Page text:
The UK educational context is currently undergoing key changes in terms of the educational landscape. Policy changes encouraging an autonomous public schooling system have numerous implications for the educational offer, systemic structure and school leadership. Within this landscape, the particular role of governance is becoming increasingly high stakes, with a responsibility of school governors to steward leadership for improving educational outcomes for children and young people. The role of the leading governor for example, is to challenge the head teacher and in effect encourage and steer the leadership team on an a sustained improvement trajectory, informed by effective use of data and understanding of both human and capital resource at the school's disposal. The governing body can be held to account and in extreme cases of school failure, the governing body can be removed. In 2011/12, this form of high stakes accountability came to bear and resulted in the removal of the governing body in some schools experiencing high levels of failure in both England and Wales. However, the governor role is a voluntary position, the chair of governors is characteristically already employed in a professional role elsewhere; there is evidence of an overall lack of confidence to challenge the head teacher, emergent evidence of a lack of capacity to support the transitions involved in the current reform agenda and differential levels of effectiveness across governing bodies. Despite such challenges, the governance dimension offers potential to gain an external and impartial insight, has an important bridging function through inclusion of community and parent representation and potentially provides a diverse skills set that goes beyond the usual cache of educational expertise.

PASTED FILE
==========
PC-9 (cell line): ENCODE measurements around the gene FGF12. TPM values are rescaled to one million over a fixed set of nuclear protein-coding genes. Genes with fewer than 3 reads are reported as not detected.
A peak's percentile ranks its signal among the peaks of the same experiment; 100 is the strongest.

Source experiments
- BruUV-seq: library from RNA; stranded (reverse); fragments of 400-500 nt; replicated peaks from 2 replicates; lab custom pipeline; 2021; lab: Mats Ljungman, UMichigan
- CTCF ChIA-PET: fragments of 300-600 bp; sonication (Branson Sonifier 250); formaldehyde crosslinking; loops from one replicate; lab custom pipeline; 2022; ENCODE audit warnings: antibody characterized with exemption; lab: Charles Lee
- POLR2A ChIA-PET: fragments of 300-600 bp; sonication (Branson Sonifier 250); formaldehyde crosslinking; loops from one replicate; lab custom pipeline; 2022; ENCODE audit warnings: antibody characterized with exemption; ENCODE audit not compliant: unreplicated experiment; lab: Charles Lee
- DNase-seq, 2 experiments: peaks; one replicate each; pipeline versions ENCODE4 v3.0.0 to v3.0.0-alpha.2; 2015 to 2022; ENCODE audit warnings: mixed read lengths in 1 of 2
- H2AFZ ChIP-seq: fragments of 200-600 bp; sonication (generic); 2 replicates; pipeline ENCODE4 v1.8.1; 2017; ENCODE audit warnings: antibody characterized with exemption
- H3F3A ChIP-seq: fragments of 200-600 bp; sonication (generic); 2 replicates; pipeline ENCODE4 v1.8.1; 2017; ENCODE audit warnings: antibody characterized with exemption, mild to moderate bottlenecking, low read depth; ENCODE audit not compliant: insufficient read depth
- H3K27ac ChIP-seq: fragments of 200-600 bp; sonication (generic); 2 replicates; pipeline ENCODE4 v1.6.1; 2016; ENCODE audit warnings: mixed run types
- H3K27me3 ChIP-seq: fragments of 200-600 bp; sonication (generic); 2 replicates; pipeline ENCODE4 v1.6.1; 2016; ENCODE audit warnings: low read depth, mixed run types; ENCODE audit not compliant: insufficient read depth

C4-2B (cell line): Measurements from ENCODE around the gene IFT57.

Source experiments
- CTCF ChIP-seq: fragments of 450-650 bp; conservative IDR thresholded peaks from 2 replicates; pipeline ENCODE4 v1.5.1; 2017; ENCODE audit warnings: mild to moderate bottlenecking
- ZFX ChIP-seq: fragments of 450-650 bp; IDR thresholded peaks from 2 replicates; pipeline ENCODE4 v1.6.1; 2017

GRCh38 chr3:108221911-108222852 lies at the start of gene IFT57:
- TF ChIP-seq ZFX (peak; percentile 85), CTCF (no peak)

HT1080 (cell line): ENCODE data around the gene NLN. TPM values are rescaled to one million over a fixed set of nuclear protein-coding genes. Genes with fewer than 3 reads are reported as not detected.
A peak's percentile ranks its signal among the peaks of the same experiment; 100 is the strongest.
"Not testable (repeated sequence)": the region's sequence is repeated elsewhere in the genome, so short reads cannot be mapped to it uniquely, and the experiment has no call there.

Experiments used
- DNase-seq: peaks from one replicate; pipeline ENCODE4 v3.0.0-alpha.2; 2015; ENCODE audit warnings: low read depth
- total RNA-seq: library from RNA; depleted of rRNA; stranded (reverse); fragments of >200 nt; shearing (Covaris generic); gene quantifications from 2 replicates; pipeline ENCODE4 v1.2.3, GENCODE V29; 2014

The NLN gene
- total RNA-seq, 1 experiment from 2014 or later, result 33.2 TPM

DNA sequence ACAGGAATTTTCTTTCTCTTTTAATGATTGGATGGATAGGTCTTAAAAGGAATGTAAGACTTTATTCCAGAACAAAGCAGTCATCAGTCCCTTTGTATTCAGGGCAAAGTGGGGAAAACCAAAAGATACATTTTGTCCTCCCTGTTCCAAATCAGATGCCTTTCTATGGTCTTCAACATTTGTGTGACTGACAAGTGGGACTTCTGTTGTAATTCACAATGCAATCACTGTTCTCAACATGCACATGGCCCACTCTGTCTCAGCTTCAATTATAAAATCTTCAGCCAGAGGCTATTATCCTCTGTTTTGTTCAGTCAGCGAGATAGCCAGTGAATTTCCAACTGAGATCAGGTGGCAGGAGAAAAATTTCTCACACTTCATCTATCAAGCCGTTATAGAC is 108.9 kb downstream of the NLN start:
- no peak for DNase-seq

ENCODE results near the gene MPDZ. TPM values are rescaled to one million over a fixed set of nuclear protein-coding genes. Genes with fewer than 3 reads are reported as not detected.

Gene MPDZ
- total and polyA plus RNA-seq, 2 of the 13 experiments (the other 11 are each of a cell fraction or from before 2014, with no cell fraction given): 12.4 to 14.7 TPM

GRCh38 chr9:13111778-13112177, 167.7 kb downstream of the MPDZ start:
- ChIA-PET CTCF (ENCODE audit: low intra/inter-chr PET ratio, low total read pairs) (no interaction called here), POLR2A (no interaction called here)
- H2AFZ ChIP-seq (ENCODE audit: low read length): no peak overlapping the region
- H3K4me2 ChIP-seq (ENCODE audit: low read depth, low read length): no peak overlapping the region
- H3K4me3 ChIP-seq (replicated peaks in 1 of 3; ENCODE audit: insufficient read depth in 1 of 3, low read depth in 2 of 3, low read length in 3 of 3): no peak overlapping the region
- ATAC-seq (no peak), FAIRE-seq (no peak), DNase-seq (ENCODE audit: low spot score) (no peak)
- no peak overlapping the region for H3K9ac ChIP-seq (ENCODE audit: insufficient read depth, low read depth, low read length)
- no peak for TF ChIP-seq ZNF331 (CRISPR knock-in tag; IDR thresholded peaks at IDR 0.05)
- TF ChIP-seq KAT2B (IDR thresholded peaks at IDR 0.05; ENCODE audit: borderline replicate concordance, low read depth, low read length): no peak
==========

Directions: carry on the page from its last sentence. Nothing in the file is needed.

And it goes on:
This paper investigates governance in public schools and emergent autonomous and quasi- market contexts. Governance in the independent sector is also explored given that marketisation and autonomous organisation are longstanding characteristics within this sector. International studies are also explored to help to distil the key ingredients of effective governance and identify where this brings an important premium to school leadership.
This paper is based on a current research study and review of literature exploring key governance issues and the central issue of how governance can bear the responsibility of school leadership and transformation. The study explores contrasting experiences, challenges, and potential for developing highly effective governance in increasingly pressurised and complex educational landscapes.